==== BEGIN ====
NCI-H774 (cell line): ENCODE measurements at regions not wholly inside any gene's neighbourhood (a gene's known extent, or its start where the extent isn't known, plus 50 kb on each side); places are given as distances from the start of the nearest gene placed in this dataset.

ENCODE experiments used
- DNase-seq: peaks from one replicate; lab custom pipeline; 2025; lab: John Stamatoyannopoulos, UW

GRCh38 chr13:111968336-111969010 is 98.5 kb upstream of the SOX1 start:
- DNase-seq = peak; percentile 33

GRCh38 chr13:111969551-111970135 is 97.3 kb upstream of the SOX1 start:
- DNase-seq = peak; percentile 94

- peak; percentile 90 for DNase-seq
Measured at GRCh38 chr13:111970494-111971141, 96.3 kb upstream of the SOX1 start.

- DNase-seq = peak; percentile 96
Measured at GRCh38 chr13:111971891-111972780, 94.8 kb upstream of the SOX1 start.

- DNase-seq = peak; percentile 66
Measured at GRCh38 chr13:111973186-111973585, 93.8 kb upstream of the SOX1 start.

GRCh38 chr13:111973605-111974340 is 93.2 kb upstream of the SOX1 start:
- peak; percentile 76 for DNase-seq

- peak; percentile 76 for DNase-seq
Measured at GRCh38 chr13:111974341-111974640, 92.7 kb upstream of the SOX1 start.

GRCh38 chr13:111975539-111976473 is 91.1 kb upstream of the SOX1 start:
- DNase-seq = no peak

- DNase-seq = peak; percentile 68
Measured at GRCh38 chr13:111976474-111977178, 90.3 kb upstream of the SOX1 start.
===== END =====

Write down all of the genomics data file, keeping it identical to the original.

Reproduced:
NCI-H774 (cell line): ENCODE measurements at regions not wholly inside any gene's neighbourhood (a gene's known extent, or its start where the extent isn't known, plus 50 kb on each side); places are given as distances from the start of the nearest gene placed in this dataset.

ENCODE experiments used
- DNase-seq: peaks from one replicate; lab custom pipeline; 2025; lab: John Stamatoyannopoulos, UW

GRCh38 chr13:111968336-111969010 is 98.5 kb upstream of the SOX1 start:
- DNase-seq = peak; percentile 33

GRCh38 chr13:111969551-111970135 is 97.3 kb upstream of the SOX1 start:
- DNase-seq = peak; percentile 94

- peak; percentile 90 for DNase-seq
Measured at GRCh38 chr13:111970494-111971141, 96.3 kb upstream of the SOX1 start.

- DNase-seq = peak; percentile 96
Measured at GRCh38 chr13:111971891-111972780, 94.8 kb upstream of the SOX1 start.

- DNase-seq = peak; percentile 66
Measured at GRCh38 chr13:111973186-111973585, 93.8 kb upstream of the SOX1 start.

GRCh38 chr13:111973605-111974340 is 93.2 kb upstream of the SOX1 start:
- peak; percentile 76 for DNase-seq

- peak; percentile 76 for DNase-seq
Measured at GRCh38 chr13:111974341-111974640, 92.7 kb upstream of the SOX1 start.

GRCh38 chr13:111975539-111976473 is 91.1 kb upstream of the SOX1 start:
- DNase-seq = no peak

- DNase-seq = peak; percentile 68
Measured at GRCh38 chr13:111976474-111977178, 90.3 kb upstream of the SOX1 start.